Although many research (Duncan et al. , 2000; Penne et al. , 2012) has supported Superman’s two-factor theory of intelligence, it has some flaws. General intelligence is usually measured by psychometric tests to generate an IQ score. However, these tests access academic abilities (Gardner & Hatch, 1989) which cannot be equated with practical intelligence used to solve daily problems or emotional intelligence. General intelligence is also unable to explain intelligence in different cultural settings as what is considered intelligent in Western cultures may to be viewed the same way in other cultures (Anisette & Massed, 2003).
The existence of savants (Snyder et al, 2003) with low intelligence but an extreme giftedness is unexplainable by a unitary intelligence. On the contrary, Gardener’s theory of multiple intelligences is able to explain this phenomenon. The presence of an exceptional talent suggests a specific form of intelligence. Lastly, advances in technology such as the emergence of positron emission tomography (PET) and functional magnetic resonance imaging (fem.) has enabled neuroscience to discover specific parts of the brain that control functions related to different intelligences (Rood, Davis, & Sundered, 2005; Samson & Store, 1994).
Therefore, this essay will argue that intelligence is multifaceted, using Gardener’s theory of multiple intelligences. The two-factor theory of intelligence was proposed by Superman (1904), which consists the g-factor and s-factors. The g-factor is frequently measured through psychometric tests, generating an IQ score that represents an individual’s overall cognitive ability. However, this theory has several flaws. Psychometric tests only measure academic abilities like arithmetic and linguistic skills (Gardner & Hatch, 989) which are not applicable to practical and emotional intelligence.
Abilities such as solving daily problems and controlling one’s own emotions are not measured. Therefore, the g-factor, which is distinguished through comparison of various intelligence tests, is not a true representation of intelligence. It is also based on factor analysis, which depends on the interpretations of the analysts. Due to analysts’ different concepts of abilities, they lead to suggestions of varying factors. This is supported by other theories (Horn, 1968; Horn & Stanton, 1982) which propose more Han one g-factor, meaning that the categorization of abilities are never standard for all analysts.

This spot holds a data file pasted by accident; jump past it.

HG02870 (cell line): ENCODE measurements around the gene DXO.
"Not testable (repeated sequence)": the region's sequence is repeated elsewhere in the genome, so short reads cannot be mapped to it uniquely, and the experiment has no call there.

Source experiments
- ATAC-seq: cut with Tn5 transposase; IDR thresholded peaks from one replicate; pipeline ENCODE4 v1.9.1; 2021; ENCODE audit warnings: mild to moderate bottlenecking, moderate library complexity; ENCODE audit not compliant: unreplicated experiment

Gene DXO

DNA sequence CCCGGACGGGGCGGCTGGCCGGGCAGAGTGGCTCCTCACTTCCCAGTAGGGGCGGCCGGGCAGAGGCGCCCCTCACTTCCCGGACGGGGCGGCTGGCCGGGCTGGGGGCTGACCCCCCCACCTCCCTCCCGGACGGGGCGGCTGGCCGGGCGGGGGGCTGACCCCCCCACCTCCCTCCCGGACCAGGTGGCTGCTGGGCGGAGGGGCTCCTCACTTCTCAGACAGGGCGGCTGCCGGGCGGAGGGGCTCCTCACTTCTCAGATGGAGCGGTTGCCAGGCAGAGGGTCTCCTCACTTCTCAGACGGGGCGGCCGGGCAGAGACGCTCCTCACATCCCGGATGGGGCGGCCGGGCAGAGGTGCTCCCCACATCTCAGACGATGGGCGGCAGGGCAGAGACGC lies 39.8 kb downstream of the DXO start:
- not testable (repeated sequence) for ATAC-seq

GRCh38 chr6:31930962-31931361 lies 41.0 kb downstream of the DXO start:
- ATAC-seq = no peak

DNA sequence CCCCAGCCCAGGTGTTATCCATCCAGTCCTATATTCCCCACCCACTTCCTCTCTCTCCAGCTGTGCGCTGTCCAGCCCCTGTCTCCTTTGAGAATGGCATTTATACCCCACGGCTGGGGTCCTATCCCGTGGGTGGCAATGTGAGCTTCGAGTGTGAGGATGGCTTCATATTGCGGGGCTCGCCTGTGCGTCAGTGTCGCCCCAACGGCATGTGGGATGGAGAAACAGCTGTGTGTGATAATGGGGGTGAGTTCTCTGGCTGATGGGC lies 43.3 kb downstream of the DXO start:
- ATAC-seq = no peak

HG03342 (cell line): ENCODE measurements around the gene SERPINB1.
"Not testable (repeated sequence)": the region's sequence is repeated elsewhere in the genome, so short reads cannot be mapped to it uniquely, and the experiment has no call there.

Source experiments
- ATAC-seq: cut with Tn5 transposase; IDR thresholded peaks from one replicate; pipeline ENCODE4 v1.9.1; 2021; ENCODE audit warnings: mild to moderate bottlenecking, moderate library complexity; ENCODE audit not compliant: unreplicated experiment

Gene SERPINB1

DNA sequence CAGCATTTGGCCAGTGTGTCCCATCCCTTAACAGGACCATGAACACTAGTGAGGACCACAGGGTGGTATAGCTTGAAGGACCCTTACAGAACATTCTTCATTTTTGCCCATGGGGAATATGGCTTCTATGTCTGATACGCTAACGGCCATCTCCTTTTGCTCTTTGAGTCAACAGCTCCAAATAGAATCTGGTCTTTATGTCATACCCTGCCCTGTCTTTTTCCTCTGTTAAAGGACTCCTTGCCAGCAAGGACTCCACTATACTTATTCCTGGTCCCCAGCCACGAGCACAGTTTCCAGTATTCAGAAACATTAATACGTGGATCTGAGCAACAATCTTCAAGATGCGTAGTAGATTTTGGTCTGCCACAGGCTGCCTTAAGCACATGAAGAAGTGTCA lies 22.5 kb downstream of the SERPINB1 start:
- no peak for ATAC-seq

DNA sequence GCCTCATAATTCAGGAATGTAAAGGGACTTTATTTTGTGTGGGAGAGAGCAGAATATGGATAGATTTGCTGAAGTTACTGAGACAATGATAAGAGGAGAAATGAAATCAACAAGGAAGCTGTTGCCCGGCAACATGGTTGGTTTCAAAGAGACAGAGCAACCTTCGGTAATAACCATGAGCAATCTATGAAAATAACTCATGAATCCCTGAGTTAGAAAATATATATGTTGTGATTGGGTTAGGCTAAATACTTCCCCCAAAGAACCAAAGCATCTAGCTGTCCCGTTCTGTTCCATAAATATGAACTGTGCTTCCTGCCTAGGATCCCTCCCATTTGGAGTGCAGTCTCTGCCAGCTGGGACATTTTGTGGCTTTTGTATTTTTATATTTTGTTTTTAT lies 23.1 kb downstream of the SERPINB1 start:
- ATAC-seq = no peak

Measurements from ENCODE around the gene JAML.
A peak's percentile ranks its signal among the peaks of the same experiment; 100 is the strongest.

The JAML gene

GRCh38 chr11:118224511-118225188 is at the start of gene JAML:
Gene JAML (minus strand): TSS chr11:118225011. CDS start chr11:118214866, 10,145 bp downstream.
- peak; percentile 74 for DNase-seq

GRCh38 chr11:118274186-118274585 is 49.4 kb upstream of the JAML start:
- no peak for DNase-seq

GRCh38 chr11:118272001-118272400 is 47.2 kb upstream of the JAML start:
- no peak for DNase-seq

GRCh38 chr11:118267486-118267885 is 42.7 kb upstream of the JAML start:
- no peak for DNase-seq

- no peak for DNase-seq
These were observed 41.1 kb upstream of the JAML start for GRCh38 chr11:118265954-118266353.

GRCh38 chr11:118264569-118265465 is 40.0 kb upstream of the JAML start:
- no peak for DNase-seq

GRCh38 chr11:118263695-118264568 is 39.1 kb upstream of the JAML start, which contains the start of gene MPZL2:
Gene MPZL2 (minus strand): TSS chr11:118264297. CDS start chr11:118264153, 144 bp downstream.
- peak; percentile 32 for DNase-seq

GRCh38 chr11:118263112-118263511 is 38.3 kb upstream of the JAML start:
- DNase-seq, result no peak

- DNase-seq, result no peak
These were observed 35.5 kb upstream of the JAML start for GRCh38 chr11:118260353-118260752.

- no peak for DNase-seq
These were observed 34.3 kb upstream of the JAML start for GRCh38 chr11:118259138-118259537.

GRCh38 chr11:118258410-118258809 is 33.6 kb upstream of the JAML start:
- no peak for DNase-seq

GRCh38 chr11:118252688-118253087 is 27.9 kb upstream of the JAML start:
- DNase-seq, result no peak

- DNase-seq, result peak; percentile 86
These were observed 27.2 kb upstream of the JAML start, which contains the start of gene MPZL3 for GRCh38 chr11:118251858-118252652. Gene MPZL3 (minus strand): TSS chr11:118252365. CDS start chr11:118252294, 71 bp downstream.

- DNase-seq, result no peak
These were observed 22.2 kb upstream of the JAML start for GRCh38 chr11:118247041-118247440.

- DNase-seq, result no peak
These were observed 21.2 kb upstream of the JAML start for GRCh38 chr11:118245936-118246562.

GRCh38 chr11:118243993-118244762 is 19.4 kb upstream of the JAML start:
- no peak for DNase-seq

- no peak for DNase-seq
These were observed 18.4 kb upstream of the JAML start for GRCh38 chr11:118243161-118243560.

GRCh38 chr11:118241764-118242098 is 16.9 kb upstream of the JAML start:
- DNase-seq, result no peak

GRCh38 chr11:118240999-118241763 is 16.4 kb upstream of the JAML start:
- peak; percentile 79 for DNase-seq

More importantly, the g-factor does not explain contrasting views of intelligence in different cultures. Intelligence is commonly defined only in its cognitive aspect but not its social aspect (Sternberg & Greenroom, 2006). Yang and Sternberg (1997) found that Taiwanese-Chinese view intelligence as understanding and relating to others, a concept that is not present in the West. Also, many cultures associate practical abilities with intelligence such as the tracking skills of Aborigines in Australia. Compared to cognitive abilities, tracking abilities allow them to survive in their culture.
Hence, intelligence cannot be Judged solely based on cognitive abilities as cultural context plays an integral role. In contrast to Superman’s theory, Gardner defined intelligence as “the capacity to solve problems or fashion products that are valued in one or more cultural settings” (Gardner & Hatch, 1989, p. 5). This broadens intelligence to include abilities outside academic fields which are viewed as important in different cultures. Greenroom et al. (2004) examined the importance of practical and academic intelligence to Yuppie children from rural and urban Alaskan communities.
A total of 261 adolescents took part in practical and academic intelligence tests which measured everyday-life knowledge, and fluid and crystallized intelligence respectively. Traits that are valued by the community were rated by the participants’ peers and adults. The results showed that everyday-life knowledge is correlated with Yuppie valued traits and this relationship is stronger in rural communities. This study suggests the importance of practical intelligence in non-academic settings and that distinct intelligences do exist in different cultures.
The existence of savants, who are rare individuals with brain impairments but possessing extreme excellence in specific abilities (Snyder et al. , 2003), provides evidence to the multiple intelligences theory. Savants who exhibit excellent musical talent (Young & Intellect, 1995) could be explained by them having a high capacity for musical intelligence but possessing low capacity for the other intelligences, which accounts for their low general levels of cognitive abilities.